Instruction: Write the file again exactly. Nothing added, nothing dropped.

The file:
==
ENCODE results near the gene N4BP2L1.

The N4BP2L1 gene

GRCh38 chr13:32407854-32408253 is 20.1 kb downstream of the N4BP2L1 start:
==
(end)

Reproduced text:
ENCODE results near the gene N4BP2L1.

The N4BP2L1 gene

GRCh38 chr13:32407854-32408253 is 20.1 kb downstream of the N4BP2L1 start: